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Opinions Mixed On Proposed Fayetteville Tower

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FAYETTEVILLE, N.C. — Plans to build a 400-foot tower in downtown Fayetteville received a lukewarm response during a public hearing Monday.

Some downtown leaders say the tower would stand as an icon for the city while others say it is too big and the money could be spent elsewhere.

Several hundred people showed up to listen to alternative plans.

City leaders want a new symbol for Fayetteville -- a landmark other than the Market House, because of its ties to slavery. They agreed on a 400-foot tower with kaleidoscope lights, marquee and a screen for outdoor movies.

"I think it's a great idea. Why not? Washington has its monuments. We should have something like that," resident Robert Lampkins said.

"Initially, people just loved it and just recently, people have been e-mailing saying they don't like it," said Jason Brady, city spokesman.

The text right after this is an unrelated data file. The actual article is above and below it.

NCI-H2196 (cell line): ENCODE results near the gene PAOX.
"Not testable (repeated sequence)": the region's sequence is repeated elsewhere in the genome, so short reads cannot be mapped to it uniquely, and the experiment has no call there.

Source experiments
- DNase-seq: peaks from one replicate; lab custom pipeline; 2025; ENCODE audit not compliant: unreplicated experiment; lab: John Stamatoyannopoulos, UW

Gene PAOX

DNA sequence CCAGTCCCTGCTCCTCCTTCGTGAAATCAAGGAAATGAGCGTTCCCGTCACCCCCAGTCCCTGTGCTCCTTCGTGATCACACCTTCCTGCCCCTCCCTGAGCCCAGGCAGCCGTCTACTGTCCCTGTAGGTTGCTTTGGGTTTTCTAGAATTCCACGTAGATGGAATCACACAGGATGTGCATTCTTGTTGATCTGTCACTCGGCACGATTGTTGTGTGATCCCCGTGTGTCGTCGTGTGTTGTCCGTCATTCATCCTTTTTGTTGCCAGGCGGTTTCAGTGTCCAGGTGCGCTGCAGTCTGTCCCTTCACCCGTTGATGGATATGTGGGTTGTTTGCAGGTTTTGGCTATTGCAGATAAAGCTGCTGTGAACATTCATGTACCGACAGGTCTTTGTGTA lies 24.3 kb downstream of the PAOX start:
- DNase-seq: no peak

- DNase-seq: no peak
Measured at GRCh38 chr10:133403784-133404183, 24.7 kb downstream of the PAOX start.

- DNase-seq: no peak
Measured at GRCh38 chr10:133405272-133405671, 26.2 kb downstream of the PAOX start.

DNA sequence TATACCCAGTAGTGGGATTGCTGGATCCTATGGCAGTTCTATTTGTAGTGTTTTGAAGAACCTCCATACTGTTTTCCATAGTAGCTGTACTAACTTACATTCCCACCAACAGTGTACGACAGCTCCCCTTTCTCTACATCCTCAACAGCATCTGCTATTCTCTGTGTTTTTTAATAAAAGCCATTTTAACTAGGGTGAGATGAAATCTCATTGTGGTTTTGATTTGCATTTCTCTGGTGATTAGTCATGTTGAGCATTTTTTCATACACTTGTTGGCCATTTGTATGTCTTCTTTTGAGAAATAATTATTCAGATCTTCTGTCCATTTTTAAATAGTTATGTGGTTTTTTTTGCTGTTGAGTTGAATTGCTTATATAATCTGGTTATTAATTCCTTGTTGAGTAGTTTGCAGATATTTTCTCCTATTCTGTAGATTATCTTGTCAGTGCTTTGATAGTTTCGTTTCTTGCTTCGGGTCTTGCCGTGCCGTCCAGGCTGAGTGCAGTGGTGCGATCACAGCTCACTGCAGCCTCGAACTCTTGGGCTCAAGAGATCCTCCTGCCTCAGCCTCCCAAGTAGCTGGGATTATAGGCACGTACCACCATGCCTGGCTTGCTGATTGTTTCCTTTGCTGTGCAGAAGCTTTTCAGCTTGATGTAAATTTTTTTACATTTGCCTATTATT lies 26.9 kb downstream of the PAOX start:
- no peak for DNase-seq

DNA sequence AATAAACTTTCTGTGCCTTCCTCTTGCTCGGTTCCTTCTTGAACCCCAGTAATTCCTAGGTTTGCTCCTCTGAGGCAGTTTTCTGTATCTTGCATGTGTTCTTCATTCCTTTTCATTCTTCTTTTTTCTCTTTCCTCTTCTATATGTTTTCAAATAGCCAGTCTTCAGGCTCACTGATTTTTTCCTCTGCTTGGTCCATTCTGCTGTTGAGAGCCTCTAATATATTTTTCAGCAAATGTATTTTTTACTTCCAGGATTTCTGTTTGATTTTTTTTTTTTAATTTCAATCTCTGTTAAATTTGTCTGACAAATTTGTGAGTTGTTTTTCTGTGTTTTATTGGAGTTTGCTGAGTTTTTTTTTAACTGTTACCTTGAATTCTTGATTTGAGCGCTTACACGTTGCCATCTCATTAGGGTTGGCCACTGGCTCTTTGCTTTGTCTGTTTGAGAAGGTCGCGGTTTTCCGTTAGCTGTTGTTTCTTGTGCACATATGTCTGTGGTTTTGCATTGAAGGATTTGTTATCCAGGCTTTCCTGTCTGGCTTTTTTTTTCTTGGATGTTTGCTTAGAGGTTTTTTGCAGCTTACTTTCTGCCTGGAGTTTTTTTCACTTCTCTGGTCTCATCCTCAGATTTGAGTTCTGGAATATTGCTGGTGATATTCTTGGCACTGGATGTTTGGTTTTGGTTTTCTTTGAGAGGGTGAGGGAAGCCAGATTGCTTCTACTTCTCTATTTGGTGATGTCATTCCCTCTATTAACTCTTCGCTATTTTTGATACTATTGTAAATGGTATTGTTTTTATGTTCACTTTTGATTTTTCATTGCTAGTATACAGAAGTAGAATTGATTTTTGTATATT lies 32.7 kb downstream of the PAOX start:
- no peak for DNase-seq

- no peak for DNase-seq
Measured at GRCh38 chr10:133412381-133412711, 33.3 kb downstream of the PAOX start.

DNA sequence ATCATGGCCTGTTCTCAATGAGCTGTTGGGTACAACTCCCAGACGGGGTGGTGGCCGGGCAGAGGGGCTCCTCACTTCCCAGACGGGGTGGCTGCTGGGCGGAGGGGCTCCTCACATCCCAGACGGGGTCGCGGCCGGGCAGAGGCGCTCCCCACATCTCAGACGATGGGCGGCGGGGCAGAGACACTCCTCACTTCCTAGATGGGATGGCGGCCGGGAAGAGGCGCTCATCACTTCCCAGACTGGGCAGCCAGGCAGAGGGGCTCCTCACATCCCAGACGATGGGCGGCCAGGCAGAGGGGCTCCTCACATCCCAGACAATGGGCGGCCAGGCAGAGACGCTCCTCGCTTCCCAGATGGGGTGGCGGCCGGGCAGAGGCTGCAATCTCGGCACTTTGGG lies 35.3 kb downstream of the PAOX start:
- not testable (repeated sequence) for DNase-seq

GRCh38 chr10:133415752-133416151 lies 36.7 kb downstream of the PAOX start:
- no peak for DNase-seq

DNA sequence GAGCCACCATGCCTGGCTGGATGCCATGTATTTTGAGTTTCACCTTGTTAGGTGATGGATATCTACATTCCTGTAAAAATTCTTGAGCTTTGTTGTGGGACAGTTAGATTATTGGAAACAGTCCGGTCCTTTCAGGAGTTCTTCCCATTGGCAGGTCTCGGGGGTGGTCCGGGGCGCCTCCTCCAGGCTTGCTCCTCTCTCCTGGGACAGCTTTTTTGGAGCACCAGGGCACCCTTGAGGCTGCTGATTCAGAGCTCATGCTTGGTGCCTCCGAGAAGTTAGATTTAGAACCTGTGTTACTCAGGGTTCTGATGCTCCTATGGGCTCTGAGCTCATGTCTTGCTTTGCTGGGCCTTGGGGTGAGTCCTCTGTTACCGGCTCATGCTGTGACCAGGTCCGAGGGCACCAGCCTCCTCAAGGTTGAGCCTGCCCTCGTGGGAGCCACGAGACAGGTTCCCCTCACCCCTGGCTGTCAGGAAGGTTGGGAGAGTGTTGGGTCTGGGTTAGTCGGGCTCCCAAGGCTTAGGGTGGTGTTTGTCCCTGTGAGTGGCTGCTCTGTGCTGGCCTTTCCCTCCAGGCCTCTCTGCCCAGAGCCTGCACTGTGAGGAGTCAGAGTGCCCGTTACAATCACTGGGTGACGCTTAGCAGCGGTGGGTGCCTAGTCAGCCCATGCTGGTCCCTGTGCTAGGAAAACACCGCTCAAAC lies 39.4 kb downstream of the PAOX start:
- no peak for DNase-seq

Some people are upset about the potential cost. Even though Progress Energy is footing the bill for legal reasons, some believe the $1 million could be better spent.

"Before we spend the money on the tower, I would really like to see more development on down to the Person Street area," resident Jason Bullard said.

Some residents are also worried about the tower's size of 34 stories, which is three-times taller than Fayetteville's Systel building.

The new tower would be part of Festival Park, which is due to open in 2005. The 14-acre project is slated to have a stage, walking paths and office space.

The Fayetteville city Council will hold another public hearing on April 26.


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